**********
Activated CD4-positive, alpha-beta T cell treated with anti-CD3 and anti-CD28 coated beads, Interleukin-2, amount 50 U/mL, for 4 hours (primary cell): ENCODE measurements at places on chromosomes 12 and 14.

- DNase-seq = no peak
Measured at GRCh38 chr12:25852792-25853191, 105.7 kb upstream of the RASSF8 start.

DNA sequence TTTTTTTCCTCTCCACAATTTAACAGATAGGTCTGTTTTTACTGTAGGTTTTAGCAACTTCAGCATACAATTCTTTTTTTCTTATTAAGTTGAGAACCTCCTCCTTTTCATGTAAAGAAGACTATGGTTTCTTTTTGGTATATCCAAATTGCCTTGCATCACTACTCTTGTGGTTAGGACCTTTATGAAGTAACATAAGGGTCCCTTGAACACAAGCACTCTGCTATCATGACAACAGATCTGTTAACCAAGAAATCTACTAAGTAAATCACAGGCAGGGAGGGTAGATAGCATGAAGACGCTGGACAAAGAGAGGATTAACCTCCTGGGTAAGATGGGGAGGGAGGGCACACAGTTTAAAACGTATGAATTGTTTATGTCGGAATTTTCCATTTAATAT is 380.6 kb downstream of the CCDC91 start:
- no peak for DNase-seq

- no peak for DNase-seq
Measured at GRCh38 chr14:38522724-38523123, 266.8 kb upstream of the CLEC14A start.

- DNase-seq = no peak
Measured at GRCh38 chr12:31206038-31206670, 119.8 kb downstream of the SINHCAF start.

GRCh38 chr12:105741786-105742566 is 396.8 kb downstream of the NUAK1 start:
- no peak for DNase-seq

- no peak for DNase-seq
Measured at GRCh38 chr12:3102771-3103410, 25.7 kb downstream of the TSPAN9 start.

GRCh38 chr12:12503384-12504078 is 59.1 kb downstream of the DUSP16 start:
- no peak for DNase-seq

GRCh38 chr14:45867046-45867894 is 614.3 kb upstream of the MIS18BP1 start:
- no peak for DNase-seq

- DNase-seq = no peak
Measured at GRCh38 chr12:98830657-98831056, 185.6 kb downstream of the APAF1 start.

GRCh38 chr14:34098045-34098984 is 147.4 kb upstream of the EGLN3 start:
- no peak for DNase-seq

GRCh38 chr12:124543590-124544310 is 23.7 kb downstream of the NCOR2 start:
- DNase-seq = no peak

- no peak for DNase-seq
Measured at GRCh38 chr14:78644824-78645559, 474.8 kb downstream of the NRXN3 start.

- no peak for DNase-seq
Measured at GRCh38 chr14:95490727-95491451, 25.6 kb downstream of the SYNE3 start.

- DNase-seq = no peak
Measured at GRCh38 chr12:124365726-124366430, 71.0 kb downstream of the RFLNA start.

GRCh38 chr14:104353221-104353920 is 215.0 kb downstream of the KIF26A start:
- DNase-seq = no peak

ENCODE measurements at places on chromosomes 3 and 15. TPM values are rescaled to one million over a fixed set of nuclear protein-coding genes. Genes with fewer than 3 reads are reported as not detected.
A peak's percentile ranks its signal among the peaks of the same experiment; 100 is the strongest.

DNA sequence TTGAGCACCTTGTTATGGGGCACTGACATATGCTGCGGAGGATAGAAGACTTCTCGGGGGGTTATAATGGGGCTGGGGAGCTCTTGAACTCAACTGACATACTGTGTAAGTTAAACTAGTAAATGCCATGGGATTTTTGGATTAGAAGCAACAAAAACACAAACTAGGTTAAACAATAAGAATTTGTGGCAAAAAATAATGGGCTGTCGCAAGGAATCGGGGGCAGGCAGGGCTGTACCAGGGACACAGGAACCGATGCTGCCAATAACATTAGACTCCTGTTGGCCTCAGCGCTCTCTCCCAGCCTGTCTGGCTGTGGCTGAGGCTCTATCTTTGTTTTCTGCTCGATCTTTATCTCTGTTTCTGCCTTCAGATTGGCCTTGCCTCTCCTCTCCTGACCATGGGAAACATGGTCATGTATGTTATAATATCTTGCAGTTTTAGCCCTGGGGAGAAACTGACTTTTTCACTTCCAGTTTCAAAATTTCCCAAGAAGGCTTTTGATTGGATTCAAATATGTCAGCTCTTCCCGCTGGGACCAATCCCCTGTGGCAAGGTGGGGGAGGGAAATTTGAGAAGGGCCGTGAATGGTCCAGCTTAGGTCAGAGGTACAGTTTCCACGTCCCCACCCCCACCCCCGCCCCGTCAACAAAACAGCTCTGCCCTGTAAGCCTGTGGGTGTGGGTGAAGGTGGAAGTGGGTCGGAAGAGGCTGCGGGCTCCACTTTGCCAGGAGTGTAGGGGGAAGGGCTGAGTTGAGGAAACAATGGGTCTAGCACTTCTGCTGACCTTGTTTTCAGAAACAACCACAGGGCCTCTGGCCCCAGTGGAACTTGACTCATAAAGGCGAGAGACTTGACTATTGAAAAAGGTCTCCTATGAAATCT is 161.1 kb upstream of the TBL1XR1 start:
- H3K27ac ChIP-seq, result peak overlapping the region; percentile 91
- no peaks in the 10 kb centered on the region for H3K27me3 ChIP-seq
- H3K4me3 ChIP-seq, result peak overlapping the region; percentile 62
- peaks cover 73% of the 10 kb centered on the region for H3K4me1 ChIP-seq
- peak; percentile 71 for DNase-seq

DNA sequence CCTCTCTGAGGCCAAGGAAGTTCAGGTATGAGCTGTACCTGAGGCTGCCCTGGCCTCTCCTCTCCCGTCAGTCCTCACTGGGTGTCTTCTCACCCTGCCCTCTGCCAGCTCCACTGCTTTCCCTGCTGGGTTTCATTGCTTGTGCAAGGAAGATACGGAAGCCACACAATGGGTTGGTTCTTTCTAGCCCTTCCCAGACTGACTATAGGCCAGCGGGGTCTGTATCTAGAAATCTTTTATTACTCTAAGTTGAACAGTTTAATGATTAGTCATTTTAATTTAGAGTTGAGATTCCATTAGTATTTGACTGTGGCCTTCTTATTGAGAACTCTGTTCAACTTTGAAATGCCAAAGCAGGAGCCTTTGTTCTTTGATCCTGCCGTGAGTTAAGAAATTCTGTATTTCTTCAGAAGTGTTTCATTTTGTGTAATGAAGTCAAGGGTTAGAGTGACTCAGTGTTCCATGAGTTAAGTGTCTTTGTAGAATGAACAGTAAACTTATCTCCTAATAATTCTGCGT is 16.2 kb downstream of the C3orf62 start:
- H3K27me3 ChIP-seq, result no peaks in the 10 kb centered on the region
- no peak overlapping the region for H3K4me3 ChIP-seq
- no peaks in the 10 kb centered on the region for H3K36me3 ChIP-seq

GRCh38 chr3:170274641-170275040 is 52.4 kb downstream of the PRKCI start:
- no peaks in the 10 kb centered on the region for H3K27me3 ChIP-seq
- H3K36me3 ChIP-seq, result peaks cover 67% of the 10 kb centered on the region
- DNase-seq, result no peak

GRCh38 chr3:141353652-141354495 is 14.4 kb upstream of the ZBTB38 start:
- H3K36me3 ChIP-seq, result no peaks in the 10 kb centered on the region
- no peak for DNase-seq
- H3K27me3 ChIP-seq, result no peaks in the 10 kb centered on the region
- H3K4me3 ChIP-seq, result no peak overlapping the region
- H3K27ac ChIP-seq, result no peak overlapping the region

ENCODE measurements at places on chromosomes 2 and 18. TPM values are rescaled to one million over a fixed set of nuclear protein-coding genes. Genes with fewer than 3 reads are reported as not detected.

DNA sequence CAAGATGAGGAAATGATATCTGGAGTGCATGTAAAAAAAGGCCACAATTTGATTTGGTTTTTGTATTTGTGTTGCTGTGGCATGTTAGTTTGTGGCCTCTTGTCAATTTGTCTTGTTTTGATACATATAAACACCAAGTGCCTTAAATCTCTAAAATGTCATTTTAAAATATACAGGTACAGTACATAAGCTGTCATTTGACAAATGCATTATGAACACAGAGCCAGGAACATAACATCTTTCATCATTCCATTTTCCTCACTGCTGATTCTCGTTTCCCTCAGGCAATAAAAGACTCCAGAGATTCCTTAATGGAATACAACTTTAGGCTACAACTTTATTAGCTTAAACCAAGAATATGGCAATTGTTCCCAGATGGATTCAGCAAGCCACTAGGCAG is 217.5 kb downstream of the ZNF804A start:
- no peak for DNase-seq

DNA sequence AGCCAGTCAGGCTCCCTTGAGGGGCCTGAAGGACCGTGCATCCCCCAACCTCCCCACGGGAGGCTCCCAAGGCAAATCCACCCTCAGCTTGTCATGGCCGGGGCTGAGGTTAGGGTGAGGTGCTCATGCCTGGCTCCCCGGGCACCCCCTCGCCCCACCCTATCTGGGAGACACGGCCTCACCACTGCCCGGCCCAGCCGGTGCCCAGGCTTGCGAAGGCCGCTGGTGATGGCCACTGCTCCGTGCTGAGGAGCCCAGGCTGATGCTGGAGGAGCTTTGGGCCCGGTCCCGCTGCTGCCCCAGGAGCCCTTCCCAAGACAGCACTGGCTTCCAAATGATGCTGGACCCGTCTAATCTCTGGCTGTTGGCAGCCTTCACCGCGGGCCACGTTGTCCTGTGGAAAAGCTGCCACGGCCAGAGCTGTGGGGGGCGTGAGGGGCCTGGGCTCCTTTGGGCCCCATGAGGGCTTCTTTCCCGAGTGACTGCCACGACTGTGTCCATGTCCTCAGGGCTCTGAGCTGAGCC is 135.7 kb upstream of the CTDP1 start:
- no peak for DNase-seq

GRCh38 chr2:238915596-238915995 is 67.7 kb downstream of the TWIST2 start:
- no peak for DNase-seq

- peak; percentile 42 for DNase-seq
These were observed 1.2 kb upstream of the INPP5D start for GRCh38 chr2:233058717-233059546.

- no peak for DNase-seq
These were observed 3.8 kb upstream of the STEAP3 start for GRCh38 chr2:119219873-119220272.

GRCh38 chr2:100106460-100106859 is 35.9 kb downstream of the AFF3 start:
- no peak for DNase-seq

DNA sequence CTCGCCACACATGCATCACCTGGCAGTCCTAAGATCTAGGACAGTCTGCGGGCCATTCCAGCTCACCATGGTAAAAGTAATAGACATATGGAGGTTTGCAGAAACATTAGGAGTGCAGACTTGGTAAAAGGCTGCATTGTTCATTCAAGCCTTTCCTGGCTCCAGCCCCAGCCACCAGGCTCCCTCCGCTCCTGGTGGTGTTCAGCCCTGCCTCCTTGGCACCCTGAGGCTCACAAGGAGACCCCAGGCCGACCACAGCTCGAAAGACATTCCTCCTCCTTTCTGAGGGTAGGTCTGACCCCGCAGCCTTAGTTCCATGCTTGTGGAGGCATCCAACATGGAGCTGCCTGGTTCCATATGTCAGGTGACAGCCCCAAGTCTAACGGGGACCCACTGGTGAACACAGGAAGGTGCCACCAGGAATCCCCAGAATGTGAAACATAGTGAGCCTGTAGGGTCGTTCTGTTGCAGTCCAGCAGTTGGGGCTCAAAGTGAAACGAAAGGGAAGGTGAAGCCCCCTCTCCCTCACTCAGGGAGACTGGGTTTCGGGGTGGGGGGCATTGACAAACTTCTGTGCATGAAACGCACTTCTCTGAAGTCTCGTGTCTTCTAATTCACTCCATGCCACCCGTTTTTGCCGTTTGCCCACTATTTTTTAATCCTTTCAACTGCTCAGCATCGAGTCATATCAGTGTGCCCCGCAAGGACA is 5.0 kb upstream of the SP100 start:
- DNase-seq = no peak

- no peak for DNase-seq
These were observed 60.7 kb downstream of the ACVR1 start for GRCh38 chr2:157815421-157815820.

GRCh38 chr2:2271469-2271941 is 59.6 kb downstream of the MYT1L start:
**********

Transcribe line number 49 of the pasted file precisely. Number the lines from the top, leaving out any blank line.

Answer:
- H3K36me3 ChIP-seq, result no peaks in the 10 kb centered on the region